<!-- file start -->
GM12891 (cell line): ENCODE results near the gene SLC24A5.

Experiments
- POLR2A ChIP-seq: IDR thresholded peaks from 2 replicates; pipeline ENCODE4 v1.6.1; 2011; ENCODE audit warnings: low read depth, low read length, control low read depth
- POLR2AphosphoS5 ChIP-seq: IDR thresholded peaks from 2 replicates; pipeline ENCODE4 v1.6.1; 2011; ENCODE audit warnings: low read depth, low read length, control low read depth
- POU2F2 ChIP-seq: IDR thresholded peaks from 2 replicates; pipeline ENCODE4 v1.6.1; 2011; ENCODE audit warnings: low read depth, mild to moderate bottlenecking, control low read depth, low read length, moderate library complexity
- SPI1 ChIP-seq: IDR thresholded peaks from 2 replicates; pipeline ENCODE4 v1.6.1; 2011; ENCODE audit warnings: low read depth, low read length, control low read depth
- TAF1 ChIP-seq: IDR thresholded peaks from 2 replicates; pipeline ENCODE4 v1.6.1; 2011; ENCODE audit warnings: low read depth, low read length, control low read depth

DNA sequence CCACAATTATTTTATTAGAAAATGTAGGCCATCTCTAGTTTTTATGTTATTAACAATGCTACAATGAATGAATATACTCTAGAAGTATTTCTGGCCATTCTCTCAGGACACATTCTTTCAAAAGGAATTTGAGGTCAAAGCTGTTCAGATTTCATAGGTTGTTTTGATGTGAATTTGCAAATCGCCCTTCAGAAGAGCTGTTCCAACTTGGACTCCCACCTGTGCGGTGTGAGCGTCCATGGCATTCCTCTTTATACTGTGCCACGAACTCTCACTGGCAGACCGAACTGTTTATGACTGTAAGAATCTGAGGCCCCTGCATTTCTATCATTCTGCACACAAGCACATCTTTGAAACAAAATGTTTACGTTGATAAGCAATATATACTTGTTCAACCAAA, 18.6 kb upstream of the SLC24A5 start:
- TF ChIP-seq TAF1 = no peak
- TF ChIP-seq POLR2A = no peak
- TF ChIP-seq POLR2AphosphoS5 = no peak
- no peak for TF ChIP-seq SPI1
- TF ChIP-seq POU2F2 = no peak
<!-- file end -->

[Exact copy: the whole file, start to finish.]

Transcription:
GM12891 (cell line): ENCODE results near the gene SLC24A5.

Experiments
- POLR2A ChIP-seq: IDR thresholded peaks from 2 replicates; pipeline ENCODE4 v1.6.1; 2011; ENCODE audit warnings: low read depth, low read length, control low read depth
- POLR2AphosphoS5 ChIP-seq: IDR thresholded peaks from 2 replicates; pipeline ENCODE4 v1.6.1; 2011; ENCODE audit warnings: low read depth, low read length, control low read depth
- POU2F2 ChIP-seq: IDR thresholded peaks from 2 replicates; pipeline ENCODE4 v1.6.1; 2011; ENCODE audit warnings: low read depth, mild to moderate bottlenecking, control low read depth, low read length, moderate library complexity
- SPI1 ChIP-seq: IDR thresholded peaks from 2 replicates; pipeline ENCODE4 v1.6.1; 2011; ENCODE audit warnings: low read depth, low read length, control low read depth
- TAF1 ChIP-seq: IDR thresholded peaks from 2 replicates; pipeline ENCODE4 v1.6.1; 2011; ENCODE audit warnings: low read depth, low read length, control low read depth

DNA sequence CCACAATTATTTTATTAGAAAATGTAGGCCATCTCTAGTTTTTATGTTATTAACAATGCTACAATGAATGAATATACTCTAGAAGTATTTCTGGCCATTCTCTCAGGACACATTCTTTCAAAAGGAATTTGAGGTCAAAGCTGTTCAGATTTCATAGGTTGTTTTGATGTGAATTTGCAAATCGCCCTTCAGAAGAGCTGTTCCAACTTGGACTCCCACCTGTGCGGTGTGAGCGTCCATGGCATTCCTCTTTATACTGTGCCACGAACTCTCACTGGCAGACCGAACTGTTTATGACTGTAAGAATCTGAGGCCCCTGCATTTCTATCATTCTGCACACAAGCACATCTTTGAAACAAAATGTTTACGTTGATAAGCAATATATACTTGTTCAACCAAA, 18.6 kb upstream of the SLC24A5 start:
- TF ChIP-seq TAF1 = no peak
- TF ChIP-seq POLR2A = no peak
- TF ChIP-seq POLR2AphosphoS5 = no peak
- no peak for TF ChIP-seq SPI1
- TF ChIP-seq POU2F2 = no peak